For instance, if you keep a boat "in the waters" of New York State for 90 days in a row, you must register the boat in NYS and pay your taxes, etcetera. If the tax men are walking the docks and they see your boat every week, they'll write you write. Then you are invited to respond with proof that your boat was somewhere else during that time. A simple gas or mooring receipt from the NJ side of the river or from CT would suffice, but YOU HAVE TO PROVE IT. All at your cost, out of your pocket. And, you have to pay whatever they have asked, up front, until they dismiss it. Or face possible fines, penalties, and seizure. All those nice things.
That's not unique to NY, that's state and federal law in all of the US. Overseas? Yes, beware Napoleonic Code and other systems. Leaving no trail and being paperless is a two-edged sword.
(Which is also why US citizens are advised to file a "zero tax due" annual income tax filing, even when their income is zero and they owe nothing. Otherwise, "failure to file" becomes another possible issue if the IRS decides you really did have an income.)

Figuring out who was where? There are full time professionals who are very good at that. And places like London, CCTV camera capitol of the world, where "invisible" is often simply impossible.

For some of us, dotting the i's and crossing the t's and having good reason to make sure there will be no surprises doesn't seem so unreasonable, given the alternatives. PITA maybe, but that's sadly normal these days.
I agree with everything you said here, but a minor pedantic point about the so-called "Napoleonic Code" -- it's a myth that in France or other civil law countries, that you are guilty until proven innocent. First of all, the "Napoleonic Code" (the Civil Code of France) doesn't even deal with guilt or innocence -- it covers only civil matters. Second, the presumption of innocence of criminal accused is explicitly stated in the Declaration of the Rights of Man of 1789, which is still good constitutional law in France, and has been in every French criminal code since. The presumption of innocence in the U.S. system is not spelled out like this -- it's considered to be implied by the 5th Amendment. So if anything, the presumption of innocence is STRONGER in France, than it is in the U.S.

Not to take away from your excellent point, but I just wanted to put a stake through the heart of this urban myth, which is completely false.
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Old 30-01-2018, 14:22   #64
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Re: Long stay visa help? Spain? France?

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Originally Posted by valhalla360 View Post
You keep going off into the weeds on technicalities. You believe the authorities can't figure out how long you've spent in the area.
I am not saying they can't.
Which is why I have written:

" if I make sure never to stay to long in one place I will not become a tax resident."

The do not know where I was (and for how long) before I arrived in their area. If I leave before I have stayed long enough so that they might consider me a resident I will not have problems with being considered a resident.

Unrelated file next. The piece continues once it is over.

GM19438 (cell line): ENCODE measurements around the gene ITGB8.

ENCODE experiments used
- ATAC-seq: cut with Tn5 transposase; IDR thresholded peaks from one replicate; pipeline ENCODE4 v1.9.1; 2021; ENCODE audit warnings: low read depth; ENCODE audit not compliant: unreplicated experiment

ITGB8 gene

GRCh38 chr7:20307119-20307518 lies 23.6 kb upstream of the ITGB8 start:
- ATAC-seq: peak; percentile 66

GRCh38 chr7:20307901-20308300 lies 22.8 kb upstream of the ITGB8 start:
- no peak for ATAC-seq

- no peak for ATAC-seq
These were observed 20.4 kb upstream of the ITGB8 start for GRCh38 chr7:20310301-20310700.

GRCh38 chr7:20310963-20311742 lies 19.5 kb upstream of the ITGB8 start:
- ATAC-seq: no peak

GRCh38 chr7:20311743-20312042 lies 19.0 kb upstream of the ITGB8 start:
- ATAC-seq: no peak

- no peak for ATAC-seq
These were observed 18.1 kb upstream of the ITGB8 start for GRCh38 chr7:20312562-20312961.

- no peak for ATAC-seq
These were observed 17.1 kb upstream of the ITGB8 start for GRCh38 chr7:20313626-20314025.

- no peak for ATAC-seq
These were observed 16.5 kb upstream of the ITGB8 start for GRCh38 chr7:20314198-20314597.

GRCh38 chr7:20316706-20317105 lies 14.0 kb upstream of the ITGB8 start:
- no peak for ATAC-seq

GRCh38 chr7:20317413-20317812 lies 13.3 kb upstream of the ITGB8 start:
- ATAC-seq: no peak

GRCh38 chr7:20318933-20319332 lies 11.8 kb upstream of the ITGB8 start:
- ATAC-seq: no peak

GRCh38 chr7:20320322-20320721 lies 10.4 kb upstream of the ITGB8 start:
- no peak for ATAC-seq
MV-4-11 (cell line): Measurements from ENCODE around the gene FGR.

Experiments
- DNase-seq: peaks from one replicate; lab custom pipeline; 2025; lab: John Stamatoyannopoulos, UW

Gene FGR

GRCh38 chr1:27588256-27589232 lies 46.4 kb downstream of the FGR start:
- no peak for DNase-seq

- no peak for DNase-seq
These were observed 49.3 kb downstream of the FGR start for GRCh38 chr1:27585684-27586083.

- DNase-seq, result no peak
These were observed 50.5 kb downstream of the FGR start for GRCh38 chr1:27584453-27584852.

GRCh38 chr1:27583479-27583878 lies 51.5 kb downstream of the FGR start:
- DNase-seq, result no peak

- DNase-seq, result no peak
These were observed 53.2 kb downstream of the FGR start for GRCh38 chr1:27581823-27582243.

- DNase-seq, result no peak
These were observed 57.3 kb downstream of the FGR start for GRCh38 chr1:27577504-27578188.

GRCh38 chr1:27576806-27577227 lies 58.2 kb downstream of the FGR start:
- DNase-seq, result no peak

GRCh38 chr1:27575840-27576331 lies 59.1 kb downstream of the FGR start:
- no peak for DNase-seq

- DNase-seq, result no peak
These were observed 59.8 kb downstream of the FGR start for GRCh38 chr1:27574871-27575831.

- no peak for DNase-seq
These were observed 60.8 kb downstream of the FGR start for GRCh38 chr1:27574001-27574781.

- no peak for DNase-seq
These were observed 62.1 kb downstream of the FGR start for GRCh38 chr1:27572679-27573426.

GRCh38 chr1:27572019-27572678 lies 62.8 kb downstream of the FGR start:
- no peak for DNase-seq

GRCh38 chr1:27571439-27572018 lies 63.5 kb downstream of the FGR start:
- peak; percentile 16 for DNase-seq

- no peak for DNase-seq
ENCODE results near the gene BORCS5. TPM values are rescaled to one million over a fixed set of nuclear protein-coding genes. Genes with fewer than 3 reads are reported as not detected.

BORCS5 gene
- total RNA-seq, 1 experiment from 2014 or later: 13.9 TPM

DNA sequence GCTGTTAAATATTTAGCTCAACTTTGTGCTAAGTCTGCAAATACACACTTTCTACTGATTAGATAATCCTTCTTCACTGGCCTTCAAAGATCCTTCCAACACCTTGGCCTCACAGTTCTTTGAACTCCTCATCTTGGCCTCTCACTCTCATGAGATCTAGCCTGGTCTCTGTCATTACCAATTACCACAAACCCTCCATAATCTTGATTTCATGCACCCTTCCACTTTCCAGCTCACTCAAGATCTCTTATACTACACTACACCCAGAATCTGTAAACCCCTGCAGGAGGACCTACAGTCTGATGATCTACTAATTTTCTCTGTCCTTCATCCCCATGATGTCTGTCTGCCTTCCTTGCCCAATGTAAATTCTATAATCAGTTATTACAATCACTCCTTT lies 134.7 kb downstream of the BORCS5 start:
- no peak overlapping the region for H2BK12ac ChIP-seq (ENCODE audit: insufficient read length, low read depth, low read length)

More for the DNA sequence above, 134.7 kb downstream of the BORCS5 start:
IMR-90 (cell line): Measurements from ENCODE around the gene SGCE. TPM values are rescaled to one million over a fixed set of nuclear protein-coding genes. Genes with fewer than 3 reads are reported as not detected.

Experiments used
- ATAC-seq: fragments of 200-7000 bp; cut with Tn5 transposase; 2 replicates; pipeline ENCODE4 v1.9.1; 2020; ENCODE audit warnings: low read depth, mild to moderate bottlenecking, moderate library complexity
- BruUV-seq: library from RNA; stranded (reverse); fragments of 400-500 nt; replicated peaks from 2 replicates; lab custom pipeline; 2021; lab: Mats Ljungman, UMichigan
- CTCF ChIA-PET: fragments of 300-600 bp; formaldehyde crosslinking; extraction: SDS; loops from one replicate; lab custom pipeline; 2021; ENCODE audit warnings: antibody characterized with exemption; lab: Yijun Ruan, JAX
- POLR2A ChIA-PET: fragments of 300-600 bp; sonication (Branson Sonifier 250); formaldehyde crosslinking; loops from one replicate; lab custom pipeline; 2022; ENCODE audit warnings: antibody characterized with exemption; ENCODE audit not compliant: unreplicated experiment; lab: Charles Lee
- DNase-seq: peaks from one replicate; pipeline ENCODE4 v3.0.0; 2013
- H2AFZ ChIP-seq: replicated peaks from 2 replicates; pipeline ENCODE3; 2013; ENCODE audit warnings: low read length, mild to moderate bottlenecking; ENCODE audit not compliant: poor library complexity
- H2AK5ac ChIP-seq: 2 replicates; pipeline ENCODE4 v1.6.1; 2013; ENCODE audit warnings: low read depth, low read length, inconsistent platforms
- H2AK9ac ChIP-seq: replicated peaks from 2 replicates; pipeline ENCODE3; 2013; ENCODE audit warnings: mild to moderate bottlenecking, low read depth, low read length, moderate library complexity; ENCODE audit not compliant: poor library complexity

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I'm certain they can. Since you are unwilling to be convinced by factual data, I'm done arguing it with you on the subject. Have at it.
Within Schengen nobody is keeping tabs on your whereabouts. That is a fact. So if you move around you will not become a tax resident somewhere.
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Old 30-01-2018, 14:29   #65
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Re: Long stay visa help? Spain? France?

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Many Schengen countries, for example the Netherlands, require visiting yachts, even EU flagged ones, to check in and provide full passport details of all non EU citizens on board, even if you are coming from another Schengen country. And the border guards come and see you, too.

We are boarded from time to time, at least a couple of times a year - once last year on the high seas! - and passports are always the first thing they check.

Don't even think about making a bet on their not noticing you and never checking your passport.
When we arrived in Spain with a Russian on board there was actually nobody who could check him in. We could have just dispensed with it...

But yes, when they check they do check that your ID is indeed real, and it is yours (ie your face is on the picture). And they will check the Visa stamps.

But there is no central database that registers that "John Doe" has now travelled from Folkestone to Harlingen. Your movements are not being tracked. We are not a police state.

What they do when they run your Passport through the system is check that you have not been signalled.

I wonder btw, how that would work with the special waiver to stay 90 days in France. Could you just "check out" at the last Italian port, then check in again in France, at which time the 90 days "French clock" starts?
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Old 30-01-2018, 14:48   #66